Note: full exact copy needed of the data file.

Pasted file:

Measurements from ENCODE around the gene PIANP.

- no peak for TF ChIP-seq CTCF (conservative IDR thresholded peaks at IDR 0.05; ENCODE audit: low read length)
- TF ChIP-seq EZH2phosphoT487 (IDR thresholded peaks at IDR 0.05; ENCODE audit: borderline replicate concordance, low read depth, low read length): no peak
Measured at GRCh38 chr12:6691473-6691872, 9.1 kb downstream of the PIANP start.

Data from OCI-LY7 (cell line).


Measurements from ENCODE around the gene PIANP.

- no peak for TF ChIP-seq CTCF (conservative IDR thresholded peaks at IDR 0.05; ENCODE audit: low read length)
- TF ChIP-seq EZH2phosphoT487 (IDR thresholded peaks at IDR 0.05; ENCODE audit: borderline replicate concordance, low read depth, low read length): no peak
Measured at GRCh38 chr12:6691473-6691872, 9.1 kb downstream of the PIANP start.

Data from OCI-LY7 (cell line).